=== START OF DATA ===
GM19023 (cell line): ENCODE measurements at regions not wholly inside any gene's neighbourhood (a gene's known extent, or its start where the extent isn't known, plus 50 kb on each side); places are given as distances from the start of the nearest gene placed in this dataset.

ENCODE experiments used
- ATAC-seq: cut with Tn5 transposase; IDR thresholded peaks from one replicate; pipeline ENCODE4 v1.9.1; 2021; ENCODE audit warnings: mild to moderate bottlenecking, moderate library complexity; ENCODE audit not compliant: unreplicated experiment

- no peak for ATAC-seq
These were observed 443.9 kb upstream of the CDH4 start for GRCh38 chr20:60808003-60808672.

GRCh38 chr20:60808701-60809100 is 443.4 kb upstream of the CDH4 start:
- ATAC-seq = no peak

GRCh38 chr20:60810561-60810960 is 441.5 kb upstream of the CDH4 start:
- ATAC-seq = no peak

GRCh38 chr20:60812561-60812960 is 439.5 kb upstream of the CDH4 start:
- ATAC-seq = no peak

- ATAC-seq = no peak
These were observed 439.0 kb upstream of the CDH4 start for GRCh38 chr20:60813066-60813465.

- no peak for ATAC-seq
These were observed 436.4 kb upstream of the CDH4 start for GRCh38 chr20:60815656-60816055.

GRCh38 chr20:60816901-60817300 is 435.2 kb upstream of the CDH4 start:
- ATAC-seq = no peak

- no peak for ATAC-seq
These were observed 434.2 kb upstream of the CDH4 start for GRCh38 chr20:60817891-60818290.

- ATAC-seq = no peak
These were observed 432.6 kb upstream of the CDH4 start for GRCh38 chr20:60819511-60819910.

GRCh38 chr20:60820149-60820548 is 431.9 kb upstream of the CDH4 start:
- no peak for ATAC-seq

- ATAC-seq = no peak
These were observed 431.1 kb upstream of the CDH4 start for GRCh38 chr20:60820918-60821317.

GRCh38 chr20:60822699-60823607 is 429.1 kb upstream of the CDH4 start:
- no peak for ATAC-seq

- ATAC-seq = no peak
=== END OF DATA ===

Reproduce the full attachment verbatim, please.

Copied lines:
GM19023 (cell line): ENCODE measurements at regions not wholly inside any gene's neighbourhood (a gene's known extent, or its start where the extent isn't known, plus 50 kb on each side); places are given as distances from the start of the nearest gene placed in this dataset.

ENCODE experiments used
- ATAC-seq: cut with Tn5 transposase; IDR thresholded peaks from one replicate; pipeline ENCODE4 v1.9.1; 2021; ENCODE audit warnings: mild to moderate bottlenecking, moderate library complexity; ENCODE audit not compliant: unreplicated experiment

- no peak for ATAC-seq
These were observed 443.9 kb upstream of the CDH4 start for GRCh38 chr20:60808003-60808672.

GRCh38 chr20:60808701-60809100 is 443.4 kb upstream of the CDH4 start:
- ATAC-seq = no peak

GRCh38 chr20:60810561-60810960 is 441.5 kb upstream of the CDH4 start:
- ATAC-seq = no peak

GRCh38 chr20:60812561-60812960 is 439.5 kb upstream of the CDH4 start:
- ATAC-seq = no peak

- ATAC-seq = no peak
These were observed 439.0 kb upstream of the CDH4 start for GRCh38 chr20:60813066-60813465.

- no peak for ATAC-seq
These were observed 436.4 kb upstream of the CDH4 start for GRCh38 chr20:60815656-60816055.

GRCh38 chr20:60816901-60817300 is 435.2 kb upstream of the CDH4 start:
- ATAC-seq = no peak

- no peak for ATAC-seq
These were observed 434.2 kb upstream of the CDH4 start for GRCh38 chr20:60817891-60818290.

- ATAC-seq = no peak
These were observed 432.6 kb upstream of the CDH4 start for GRCh38 chr20:60819511-60819910.

GRCh38 chr20:60820149-60820548 is 431.9 kb upstream of the CDH4 start:
- no peak for ATAC-seq

- ATAC-seq = no peak
These were observed 431.1 kb upstream of the CDH4 start for GRCh38 chr20:60820918-60821317.

GRCh38 chr20:60822699-60823607 is 429.1 kb upstream of the CDH4 start:
- no peak for ATAC-seq

- ATAC-seq = no peak